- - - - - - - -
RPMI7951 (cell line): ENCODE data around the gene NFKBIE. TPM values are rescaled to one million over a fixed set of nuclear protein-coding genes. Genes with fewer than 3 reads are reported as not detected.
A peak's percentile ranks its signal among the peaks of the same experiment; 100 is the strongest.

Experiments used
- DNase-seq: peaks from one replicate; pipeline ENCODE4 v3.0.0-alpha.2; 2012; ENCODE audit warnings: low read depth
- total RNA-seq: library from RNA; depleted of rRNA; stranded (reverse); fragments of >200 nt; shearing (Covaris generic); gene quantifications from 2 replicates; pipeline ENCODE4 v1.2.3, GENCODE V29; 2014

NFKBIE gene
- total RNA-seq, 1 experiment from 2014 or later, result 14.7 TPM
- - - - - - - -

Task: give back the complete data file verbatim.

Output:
RPMI7951 (cell line): ENCODE data around the gene NFKBIE. TPM values are rescaled to one million over a fixed set of nuclear protein-coding genes. Genes with fewer than 3 reads are reported as not detected.
A peak's percentile ranks its signal among the peaks of the same experiment; 100 is the strongest.

Experiments used
- DNase-seq: peaks from one replicate; pipeline ENCODE4 v3.0.0-alpha.2; 2012; ENCODE audit warnings: low read depth
- total RNA-seq: library from RNA; depleted of rRNA; stranded (reverse); fragments of >200 nt; shearing (Covaris generic); gene quantifications from 2 replicates; pipeline ENCODE4 v1.2.3, GENCODE V29; 2014

NFKBIE gene
- total RNA-seq, 1 experiment from 2014 or later, result 14.7 TPM